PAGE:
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45,000-signature petition demanding abortion law reform delivered in wheelbarrow

Published 18/10/2016

(Left to right) Adrianne Peltz of Amnesty International, Kellie Armstrong and David Ford of the Alliance Party, Claire Bailey of the Green Party and Patrick Corrigan of Amnesty International, deliver a petition calling for a change in Northern Ireland's abortion laws
(Left to right) Adrianne Peltz of Amnesty International, Kellie Armstrong and David Ford of the Alliance Party, Claire Bailey of the Green Party and Patrick Corrigan of Amnesty International, deliver a petition calling for a change in Northern Ireland's abortion laws

A petition of 45,000 signatures demanding reform of Northern Ireland's strict abortion laws has been handed in to Stormont.

It was delivered to the steps of Parliament Buildings in Belfast in a wheelbarrow by representatives from Amnesty International.

Amnesty spokeswoman Adrianne Peltz said political leaders must take note.

She said: "It's time to separate the criminal system from our health system.

"We hope the politicians will be reading these statistics and taking a hard look at themselves. For those who have been afraid to be brave we would say 'take the leap of faith and make change' because Northern Ireland as a country is changing."

The petition comes after a new Amnesty poll found 72% of people wanted abortion permitted in cases of incest and rape - while 67% supported a woman's right to terminate pregnancy when there has been a diagnosis of a fatal foetal abnormality (FFA).

Amnesty said the results indicated increasing support for law changes, as a similar poll commissioned by the organisation in 2014 measured the levels of support for abortion in instances of sex crimes and FFA at 69% and 60% respectively.

Of the 1,000 people surveyed, 58% thought abortion should be decriminalised so there would be no criminal penalty for woman who have terminations in Northern Ireland.

A similar proportion - 59% - thought it should be decriminalised so there would be no criminal penalty for doctors and medical staff who assist women to have abortions in Northern Ireland.

Ms Peltz added: "The current law is a 19th century law which may have been fit for legal purposes then but it is certainly not fit for legal purposes in 2016.

"Criminalising abortion does not stop it. Banning it in Northern Ireland does not stop abortions from happening. We are just exporting the problem and we need to be treating women with compassion, dignity and give them their human rights here in Northern Ireland. And the statistics show that people agree with us.

"45,000 signatures on this petition that we are handing in also proves that across the country people care about this issue."

The findings will be passed to Executive ministers for consideration.

Former Justice Minister David Ford, who received the petition, said: "I don't know how ministers will respond but I do believe it is essential that we have a serious consideration of the issue.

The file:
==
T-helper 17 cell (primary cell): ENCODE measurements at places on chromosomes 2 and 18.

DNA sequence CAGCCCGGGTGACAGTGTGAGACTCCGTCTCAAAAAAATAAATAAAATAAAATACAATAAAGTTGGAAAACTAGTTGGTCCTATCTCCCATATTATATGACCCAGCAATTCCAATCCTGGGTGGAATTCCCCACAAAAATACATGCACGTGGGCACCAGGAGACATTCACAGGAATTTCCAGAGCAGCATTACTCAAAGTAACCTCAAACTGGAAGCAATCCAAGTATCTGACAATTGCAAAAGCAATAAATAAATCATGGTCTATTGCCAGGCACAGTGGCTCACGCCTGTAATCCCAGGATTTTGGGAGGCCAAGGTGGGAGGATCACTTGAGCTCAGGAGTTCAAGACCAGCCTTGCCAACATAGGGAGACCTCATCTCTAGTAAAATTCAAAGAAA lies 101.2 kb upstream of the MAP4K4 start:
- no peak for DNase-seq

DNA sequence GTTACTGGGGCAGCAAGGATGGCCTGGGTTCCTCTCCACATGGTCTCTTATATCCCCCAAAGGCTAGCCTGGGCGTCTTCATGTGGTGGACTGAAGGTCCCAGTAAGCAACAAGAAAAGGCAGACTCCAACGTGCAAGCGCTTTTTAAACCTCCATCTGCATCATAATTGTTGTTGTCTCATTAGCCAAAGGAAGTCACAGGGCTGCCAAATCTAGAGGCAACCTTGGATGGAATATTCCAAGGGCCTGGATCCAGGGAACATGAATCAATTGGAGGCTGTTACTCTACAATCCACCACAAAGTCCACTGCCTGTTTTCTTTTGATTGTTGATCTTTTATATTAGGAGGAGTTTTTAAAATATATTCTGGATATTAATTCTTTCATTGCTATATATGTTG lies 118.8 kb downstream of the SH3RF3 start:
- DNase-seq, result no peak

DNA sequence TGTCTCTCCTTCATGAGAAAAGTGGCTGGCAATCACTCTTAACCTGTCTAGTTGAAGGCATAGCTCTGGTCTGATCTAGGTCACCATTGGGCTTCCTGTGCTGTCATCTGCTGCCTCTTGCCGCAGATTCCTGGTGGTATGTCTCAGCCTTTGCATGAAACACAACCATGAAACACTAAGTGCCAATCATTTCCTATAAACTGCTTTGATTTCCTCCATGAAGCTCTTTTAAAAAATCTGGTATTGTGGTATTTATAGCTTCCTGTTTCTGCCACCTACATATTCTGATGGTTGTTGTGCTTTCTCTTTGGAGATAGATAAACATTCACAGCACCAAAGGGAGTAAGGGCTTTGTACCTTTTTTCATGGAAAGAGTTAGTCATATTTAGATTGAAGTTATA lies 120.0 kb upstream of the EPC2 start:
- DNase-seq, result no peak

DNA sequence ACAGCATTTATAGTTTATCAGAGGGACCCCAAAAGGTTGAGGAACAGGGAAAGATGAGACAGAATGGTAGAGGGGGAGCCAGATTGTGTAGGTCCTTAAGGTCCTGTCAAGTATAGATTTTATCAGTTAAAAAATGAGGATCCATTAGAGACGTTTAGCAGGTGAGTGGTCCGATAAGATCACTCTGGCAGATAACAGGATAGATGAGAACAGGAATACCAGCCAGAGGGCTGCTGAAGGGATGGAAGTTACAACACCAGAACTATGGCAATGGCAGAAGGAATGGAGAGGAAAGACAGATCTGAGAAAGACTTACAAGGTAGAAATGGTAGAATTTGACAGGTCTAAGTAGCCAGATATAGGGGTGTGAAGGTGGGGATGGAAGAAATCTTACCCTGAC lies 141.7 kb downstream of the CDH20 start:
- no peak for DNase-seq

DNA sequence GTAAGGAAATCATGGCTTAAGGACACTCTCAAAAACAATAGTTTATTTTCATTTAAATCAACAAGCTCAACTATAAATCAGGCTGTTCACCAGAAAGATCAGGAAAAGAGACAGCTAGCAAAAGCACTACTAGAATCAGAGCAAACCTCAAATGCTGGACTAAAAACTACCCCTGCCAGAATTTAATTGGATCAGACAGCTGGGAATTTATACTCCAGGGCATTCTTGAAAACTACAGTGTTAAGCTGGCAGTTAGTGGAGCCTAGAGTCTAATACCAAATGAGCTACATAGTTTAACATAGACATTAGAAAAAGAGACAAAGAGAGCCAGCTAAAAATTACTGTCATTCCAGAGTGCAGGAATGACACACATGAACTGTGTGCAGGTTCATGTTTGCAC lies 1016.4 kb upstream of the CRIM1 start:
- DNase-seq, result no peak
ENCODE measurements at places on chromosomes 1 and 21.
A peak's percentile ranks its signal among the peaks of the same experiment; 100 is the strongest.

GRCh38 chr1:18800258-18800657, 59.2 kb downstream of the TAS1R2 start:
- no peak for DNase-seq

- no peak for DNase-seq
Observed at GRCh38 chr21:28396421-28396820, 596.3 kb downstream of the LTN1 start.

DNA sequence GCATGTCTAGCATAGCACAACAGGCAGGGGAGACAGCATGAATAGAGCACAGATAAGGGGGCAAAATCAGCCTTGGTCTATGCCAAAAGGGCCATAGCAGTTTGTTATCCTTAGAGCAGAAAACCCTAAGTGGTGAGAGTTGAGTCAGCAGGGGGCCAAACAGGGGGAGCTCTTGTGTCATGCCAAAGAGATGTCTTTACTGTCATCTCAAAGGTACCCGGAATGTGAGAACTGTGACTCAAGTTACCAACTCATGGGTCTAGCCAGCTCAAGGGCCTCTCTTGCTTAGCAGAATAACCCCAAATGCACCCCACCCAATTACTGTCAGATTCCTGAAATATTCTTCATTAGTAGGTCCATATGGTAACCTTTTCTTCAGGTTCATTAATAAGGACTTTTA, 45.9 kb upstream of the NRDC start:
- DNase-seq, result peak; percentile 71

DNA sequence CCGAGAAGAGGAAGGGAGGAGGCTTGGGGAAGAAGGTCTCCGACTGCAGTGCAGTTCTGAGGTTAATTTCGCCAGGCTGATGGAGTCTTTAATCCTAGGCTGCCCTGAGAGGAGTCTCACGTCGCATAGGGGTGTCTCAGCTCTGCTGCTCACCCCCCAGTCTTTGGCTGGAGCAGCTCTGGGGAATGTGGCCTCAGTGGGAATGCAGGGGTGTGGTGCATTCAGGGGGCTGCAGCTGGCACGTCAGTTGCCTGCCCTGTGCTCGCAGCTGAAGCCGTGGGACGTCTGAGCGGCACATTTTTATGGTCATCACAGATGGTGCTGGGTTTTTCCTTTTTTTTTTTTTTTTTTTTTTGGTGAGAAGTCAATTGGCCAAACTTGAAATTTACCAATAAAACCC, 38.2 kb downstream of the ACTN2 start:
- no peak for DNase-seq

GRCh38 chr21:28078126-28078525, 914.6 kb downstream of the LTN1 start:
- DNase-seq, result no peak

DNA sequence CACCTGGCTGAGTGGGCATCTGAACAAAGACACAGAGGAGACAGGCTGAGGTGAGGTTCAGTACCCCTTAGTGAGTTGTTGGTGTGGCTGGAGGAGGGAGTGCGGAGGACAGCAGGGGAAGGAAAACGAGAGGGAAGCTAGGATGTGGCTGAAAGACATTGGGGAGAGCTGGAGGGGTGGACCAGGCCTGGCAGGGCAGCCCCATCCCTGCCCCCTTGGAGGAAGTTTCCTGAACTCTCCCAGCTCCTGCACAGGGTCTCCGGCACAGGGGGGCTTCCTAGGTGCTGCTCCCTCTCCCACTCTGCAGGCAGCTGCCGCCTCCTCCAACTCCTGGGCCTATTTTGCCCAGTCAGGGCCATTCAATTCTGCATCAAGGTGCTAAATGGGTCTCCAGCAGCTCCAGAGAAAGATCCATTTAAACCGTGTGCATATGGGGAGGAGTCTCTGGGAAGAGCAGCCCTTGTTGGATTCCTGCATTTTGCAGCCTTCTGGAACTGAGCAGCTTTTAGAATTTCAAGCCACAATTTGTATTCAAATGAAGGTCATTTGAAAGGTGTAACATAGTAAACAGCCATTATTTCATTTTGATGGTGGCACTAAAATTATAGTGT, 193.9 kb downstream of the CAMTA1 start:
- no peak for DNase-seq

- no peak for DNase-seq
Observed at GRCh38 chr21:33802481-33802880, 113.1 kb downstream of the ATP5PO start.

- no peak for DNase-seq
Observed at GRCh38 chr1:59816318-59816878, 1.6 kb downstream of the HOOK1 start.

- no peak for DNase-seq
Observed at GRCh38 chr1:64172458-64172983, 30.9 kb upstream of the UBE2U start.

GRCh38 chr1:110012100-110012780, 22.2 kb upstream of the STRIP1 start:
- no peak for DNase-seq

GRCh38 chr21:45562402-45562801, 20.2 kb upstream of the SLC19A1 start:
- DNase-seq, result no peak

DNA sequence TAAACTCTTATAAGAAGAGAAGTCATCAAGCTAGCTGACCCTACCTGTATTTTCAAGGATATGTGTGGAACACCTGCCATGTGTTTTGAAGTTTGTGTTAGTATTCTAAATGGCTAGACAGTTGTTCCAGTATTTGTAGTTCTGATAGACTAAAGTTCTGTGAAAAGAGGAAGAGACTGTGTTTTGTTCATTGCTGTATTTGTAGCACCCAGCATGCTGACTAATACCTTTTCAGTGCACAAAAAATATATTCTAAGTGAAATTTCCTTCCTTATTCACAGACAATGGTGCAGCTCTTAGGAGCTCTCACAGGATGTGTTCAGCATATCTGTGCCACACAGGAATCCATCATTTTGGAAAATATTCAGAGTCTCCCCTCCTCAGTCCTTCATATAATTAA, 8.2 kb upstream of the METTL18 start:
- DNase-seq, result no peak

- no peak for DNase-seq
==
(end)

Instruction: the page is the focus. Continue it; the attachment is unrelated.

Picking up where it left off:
"The results are very similar to opinion polls that we saw previously.

"It is clear there are a small number of women who are suffering very severely because of the way the current law is."

Meanwhile, Green Party MLA Claire Bailey said she was hopeful change was coming.

She said: "We have seen growing support on this issue. We have seen women coming forward having to expose their very personal and often traumatic stories. We have had pathologists having to resign their jobs, we have had so many really bad stories having to come out and still our politicians are not taking notice and acting appropriately.

"I don't know what the final straw is going to be but I am certainly hopeful that change is coming."

Pro-life groups are opposed to a relaxation of the law in Northern Ireland and have argued for more support for pregnant woman.

Last year, a High Court judge in Belfast ruled that the ban on terminations in instances of sexual crime or fatal foetal abnormalities were incompatible with international human rights laws.

Attorney General John Larkin and Stormont's Department of Justice appealed against that ruling. Judges are considering arguments made during the appeal hearing.

The Evangelical Alliance criticised Amnesty's stance, accusing the organisation of campaigning to "radically undermine the human rights of the unborn child".

Peter Lynas, NI Director, said: "Abortion is always a sensitive issue, but particularly for those who have suffered from rape or incest or are carrying a child with a life-limiting disability. However, both lives matter, and as a progressive society we must seek the outcome that is best for both, difficult as that may be.

"It is time for Amnesty to tell everyone clearly what law on abortion they are actually campaigning for - do they support any limits on choice?

"Decriminalisation would move Northern Ireland well beyond the 1967 Act (that applies in Great Britain). It is also time Amnesty explained why they only support equality for some and seem content to discriminate against those who are most disabled.

"There is widespread support for capital punishment in many countries including America, but Amnesty rightly campaigns against the death penalty. It cannot simply pick and choose when to use polling because it suits particular causes. Human rights exist regardless of opinion polls."

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